i’m going to be on the level with you here. you wouldn’t necessarily install these products to save money. because water is so cheap (that’s another topic) the return on investment is many years. the caravelle sells for about $750 per toilet versus $100 for a home depot toilet and $500-$600 for a nicer one piece low flow toilet. the waterless urinal will cost about $750 and the bio seal kit will cost about $115 once every twelve months. BUT, these are not products you purchase and install to save money. you buy them to save a very precious, finite resource…fresh water. a little bit can go along way. if a family of 4 can save 15,000 gallons of water per year, imagine what that would mean if a these were installed in every home in your neighborhood. assuming 100 houses, that would be 1.5 million gallons of water saved per year. 1000 homes could save 15 million gallons of water. now that, is pretty COOL.
let’s talk about your electric bill. an average size home in america consumes between 600 to 900 kWh per month. this will obviously vary depending on what part of the country you live in (and what is considered average), but it’s a good starting point. let’s break that down even further because i believe when we have an understanding we can relate to, we’re more apt to make small changes that can have big impacts, both on the environment and in your wallet.
i’m going to work with the 600 kWh usage per month and use that as a basis for our understanding. if we divide 600 kWh by # days in a month, 30, that would mean we are consuming 20 kWh of electricity per day. let’s assume we’re paying .14 cents per kilowatt hour (the rate will vary by area but generally will be between .10 and .14) so we’re spending $2.80 per day on electricity for our home. that will give us a bill of about $84 per month. if you’re consuming 900 kWh per month, your bill will more likely be $126 per month.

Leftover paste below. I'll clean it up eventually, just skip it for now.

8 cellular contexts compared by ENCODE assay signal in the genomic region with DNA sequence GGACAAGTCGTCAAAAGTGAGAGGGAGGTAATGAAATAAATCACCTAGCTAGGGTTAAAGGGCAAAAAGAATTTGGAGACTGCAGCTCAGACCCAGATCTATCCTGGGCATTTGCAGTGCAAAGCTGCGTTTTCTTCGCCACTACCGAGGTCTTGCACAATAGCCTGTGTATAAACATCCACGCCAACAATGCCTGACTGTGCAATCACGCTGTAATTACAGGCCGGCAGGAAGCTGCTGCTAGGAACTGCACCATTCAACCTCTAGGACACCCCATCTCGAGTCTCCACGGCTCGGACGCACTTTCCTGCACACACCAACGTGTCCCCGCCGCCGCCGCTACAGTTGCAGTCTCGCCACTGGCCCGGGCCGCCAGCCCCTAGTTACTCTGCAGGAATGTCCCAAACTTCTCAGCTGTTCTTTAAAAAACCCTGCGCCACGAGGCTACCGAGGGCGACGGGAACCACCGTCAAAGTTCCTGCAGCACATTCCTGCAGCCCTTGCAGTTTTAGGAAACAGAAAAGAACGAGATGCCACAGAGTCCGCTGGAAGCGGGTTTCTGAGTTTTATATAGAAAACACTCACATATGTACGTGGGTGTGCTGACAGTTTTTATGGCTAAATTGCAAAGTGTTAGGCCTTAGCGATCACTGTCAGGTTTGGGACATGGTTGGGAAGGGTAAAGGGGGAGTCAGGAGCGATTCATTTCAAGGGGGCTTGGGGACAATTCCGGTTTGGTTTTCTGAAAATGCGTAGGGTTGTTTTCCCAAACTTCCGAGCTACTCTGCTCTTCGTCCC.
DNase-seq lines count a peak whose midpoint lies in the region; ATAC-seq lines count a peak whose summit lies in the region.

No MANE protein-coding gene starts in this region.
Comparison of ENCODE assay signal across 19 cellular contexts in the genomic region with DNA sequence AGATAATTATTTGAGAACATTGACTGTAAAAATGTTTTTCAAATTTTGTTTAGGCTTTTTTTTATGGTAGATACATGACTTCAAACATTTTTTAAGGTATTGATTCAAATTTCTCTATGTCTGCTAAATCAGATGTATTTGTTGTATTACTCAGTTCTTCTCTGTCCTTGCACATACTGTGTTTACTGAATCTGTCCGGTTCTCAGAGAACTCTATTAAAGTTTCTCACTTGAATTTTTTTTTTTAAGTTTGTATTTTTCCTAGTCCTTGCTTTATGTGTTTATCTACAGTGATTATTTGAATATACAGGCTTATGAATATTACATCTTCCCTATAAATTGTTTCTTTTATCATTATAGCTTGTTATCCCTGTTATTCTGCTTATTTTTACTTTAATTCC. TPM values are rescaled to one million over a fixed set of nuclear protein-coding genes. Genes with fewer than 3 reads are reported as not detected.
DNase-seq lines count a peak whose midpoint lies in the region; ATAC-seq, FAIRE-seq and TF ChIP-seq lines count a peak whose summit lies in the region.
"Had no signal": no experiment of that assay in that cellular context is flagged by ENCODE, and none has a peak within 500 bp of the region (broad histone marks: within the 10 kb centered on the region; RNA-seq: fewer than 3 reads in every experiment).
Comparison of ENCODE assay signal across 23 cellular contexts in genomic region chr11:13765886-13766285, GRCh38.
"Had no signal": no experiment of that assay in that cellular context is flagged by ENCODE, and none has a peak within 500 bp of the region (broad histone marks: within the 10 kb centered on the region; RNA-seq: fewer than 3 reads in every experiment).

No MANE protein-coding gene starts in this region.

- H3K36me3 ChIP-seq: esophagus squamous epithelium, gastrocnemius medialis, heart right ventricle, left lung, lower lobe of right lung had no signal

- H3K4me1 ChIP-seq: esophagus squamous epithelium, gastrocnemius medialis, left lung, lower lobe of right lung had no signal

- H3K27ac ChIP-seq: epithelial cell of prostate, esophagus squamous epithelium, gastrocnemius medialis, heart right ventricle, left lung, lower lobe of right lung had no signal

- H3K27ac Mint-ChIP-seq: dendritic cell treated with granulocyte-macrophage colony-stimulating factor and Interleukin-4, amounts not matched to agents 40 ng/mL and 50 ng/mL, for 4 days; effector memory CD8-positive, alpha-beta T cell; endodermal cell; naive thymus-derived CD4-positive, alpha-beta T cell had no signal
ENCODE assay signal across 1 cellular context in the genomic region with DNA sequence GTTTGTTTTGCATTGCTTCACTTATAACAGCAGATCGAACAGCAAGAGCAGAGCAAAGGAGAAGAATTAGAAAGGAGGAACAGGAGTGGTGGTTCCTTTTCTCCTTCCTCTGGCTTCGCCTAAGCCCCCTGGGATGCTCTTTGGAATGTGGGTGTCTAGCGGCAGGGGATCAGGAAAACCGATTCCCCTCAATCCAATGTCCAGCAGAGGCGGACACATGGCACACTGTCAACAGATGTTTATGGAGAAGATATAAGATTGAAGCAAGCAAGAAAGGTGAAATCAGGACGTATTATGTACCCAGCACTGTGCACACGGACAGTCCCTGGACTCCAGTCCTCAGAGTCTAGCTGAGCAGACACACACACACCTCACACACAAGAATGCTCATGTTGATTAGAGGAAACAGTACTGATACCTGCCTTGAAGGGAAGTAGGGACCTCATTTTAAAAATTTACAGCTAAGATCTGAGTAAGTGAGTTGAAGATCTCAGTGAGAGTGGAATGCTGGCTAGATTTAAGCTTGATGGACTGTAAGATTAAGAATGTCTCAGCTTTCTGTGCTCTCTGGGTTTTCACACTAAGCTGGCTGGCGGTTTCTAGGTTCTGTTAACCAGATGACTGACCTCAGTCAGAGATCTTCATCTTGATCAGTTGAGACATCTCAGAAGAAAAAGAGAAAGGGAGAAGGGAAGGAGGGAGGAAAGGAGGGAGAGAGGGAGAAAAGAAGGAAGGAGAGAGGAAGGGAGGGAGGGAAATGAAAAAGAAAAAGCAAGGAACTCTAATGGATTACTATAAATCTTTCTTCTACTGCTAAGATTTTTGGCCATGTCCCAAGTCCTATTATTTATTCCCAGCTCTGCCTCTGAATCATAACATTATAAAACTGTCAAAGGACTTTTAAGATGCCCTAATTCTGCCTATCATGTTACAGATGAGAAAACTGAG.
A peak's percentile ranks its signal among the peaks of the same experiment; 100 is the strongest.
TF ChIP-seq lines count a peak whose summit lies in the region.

one note: make sure you read your electric bill correctly. it will be either based on one month or two months, just make sure you know which one and adjust your figures accordingly.
SO, you’re now looking at your electric bill and you say, “oh yeah, i see, my bill is about $100 per month and that fits within the average so that must mean i’m doing good and can keep doing what i’ve been doing all along.” does this sound like you? let me clear up one thing here, AVERAGE DOES NOT EQUAL GOOD. just because everyone else in the country is averaging $100 a month electric bill, doesn’t mean you should too. there are simple ways to get that down. and we’ve all heard them, turn off lights when not in the room, replace bulbs with compact flourescents (which i’m not a fan of, that’s another article), run the air conditioner set at 78, to name a few. even if you knock it down $10 a month, you’ll save $120 per year.
let’s put all of this in perspective. i live with my wife and two young boys in a modest, 1 story 1500 s.f. older home. we moved in this past january and i’ve been looking at our bills since we moved in. our power is supplied by los angeles department of water and power. we get a bill from them every two months and it covers solid resources fee, water servce, and energy service (electric). our electric bill averages about 650 kWh per billing cycle, that’s for two months. SO we are consuming 325 kWh per month, well below the national average. we aren’t doing anything special either. we have a mixture of incadescent bulbs and compact flourescents. the most important thing we do is to not leave lights on around the house and turn off lights when we leave the room. we also haven’t run the air conditioner yet and rely on opening doors and windows instead. i’m sure at some point we will turn it on this summer, which may push us into the 400+ Kwh range, but we’ll see. one important note here is that our stove, dryer (electric dryers do cost more to operate than gas dryers), and furnace are heated via natural gas.
assuming you pulled out your electric bill for this exercise, you should have been able to locate how much you are using per month, then how much you use per day, and finally how much you are spending on electricity per day. just having an understanding of this will prove beneficial to you. i have found that once we have an understanding of something, we tend to pay better attention to it. the less we understand something, the more likely we will pay less attention or ignore it altogether. did i mention my wife is a psychotherapist?